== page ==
Communication is very important between the belay partner and the climber. Before Zack begins to climb the wall he looks at his partner and makes sure they have a secure connection to the rope, and his partner checks his knot into the rope. Zack then asks if he’s on belay and his partner responds, “belay on.” Zack approaches the wall and says “climbing” and his partner encourages them to continue—“climb on Zack!”. It’s this routine communication before each climb that connects possible strangers through clear commands. Interacting with new people is one of Zack’s favorite parts of climbing.
After weeks of practicing climbing technique, Zack is climbing harder routes than ever before. He’s fully immersed himself in the climbing community. Even on days where Zack has class at 9 a.m., he’ll return at night to climb on his own. The outdoor program makes the climbing wall accessible and free for all students Sunday—Thursday. He’s found many friends who share his love for adventure and passion for rock climbing. After completing his first safety certificate, he took a day-long course on lead climbing at the Rec Center, the next big step in climbing. Lead climbing involves more intensive climbing and control (without supervision if he so chooses). For lead climbing, the rope isn’t set before the climb. Zack must climb up with the rope and hook it into equipment on the wall at multiple points along the route. He’s proud of himself for consistently upping the level of difficulty in his climbs.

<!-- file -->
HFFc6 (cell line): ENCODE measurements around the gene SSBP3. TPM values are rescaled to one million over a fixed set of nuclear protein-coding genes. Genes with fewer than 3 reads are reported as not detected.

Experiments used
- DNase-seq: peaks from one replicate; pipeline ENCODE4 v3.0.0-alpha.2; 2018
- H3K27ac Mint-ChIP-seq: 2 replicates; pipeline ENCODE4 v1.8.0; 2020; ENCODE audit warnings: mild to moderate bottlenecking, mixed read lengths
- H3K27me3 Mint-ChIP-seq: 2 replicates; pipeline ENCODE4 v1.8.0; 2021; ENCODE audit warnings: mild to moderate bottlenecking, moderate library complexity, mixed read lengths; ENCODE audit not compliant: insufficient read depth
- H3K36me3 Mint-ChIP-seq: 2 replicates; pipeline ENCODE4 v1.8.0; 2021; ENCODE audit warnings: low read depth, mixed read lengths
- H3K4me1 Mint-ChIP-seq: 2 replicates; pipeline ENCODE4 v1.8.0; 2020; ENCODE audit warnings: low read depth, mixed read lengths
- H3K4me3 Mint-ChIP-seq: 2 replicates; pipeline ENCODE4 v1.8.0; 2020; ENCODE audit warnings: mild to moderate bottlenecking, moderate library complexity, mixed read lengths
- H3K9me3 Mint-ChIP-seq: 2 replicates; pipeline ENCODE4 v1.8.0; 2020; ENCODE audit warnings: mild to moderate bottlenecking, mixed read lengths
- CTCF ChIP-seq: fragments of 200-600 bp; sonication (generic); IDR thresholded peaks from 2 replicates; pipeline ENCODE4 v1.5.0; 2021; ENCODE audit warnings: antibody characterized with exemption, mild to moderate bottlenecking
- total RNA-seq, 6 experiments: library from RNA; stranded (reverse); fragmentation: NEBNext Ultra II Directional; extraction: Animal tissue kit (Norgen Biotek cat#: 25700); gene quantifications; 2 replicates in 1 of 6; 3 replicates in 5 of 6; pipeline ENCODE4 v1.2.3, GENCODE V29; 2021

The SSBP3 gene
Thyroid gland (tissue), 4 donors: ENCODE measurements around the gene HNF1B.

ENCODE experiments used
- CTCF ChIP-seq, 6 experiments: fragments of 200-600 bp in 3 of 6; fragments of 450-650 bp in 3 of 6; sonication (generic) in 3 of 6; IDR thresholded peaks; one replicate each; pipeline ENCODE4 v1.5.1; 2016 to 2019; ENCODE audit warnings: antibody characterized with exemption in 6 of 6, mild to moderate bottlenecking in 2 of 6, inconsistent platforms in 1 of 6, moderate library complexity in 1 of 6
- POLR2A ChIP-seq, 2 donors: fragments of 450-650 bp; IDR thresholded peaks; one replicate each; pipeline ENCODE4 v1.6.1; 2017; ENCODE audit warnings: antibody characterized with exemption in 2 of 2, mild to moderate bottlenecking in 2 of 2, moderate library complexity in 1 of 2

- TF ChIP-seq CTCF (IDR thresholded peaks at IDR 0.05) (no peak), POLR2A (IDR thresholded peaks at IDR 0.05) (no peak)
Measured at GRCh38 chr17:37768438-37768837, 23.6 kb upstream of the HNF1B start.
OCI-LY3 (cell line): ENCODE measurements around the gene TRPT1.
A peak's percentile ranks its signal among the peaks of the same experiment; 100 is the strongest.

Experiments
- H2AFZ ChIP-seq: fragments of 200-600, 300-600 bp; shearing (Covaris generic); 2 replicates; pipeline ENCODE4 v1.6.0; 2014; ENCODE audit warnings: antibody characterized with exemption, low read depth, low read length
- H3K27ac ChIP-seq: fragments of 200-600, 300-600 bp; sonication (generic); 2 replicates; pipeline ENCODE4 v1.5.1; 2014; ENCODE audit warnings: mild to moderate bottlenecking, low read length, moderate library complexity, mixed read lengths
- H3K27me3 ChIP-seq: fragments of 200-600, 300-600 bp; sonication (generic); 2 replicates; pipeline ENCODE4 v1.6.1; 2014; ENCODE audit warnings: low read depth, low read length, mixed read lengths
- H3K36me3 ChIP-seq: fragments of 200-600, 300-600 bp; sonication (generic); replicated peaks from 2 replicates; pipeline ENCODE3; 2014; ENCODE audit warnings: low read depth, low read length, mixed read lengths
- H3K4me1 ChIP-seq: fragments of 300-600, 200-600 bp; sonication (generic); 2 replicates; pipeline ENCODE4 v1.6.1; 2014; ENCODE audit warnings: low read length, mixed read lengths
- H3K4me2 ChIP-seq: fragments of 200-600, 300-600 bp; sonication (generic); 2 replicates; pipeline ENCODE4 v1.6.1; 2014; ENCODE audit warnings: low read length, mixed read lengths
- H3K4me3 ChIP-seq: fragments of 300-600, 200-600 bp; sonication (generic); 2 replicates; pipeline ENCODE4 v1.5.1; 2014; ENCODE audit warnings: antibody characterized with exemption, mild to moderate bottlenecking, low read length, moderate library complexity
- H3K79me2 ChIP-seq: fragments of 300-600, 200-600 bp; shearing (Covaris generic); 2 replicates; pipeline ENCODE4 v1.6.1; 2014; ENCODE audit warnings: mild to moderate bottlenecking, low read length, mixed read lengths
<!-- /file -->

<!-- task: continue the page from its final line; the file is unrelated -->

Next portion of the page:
Once Zack leaves the class, he feels energized and ready to conquer the day. “The adrenaline of being off the ground wakes you up.” Along with the rush that comes from being suspended in the air, Zack believes Jordan’s positive and energizing attitude makes the class more entertaining. “He’s really high energy and he wakes everyone up. If he’s energized, I should be too.” Jordan plays music to get students in a good mood, playing “songs to sing in the shower” playlist with today’s top hits in all genres playing. The upbeat music encourages students to get moving on the wall and start their day.
Zack’s anxious to get back to campus next fall when he’ll take the intermediate climbing class, where students can push their current knowledge even further. He hopes to take what he has learned to the next level by going outdoor climbing. There are multiple opportunities to travel with the outdoor program on guided climbing trips throughout the semester that Zack may take part in next fall as well.
BroncoFit Introduction to Rock Climbing takes place in two sessions. One each Monday and Wednesday, and another on Tuesdays and Thursdays, both from 9 – 9:50 a.m. The class accepts all skill levels and encourages anyone to try! If you’re interested in signing up for a class or have questions about BroncoFit, please contact BroncoFit Activities Coordinator, Kevin Blume at firstname.lastname@example.org.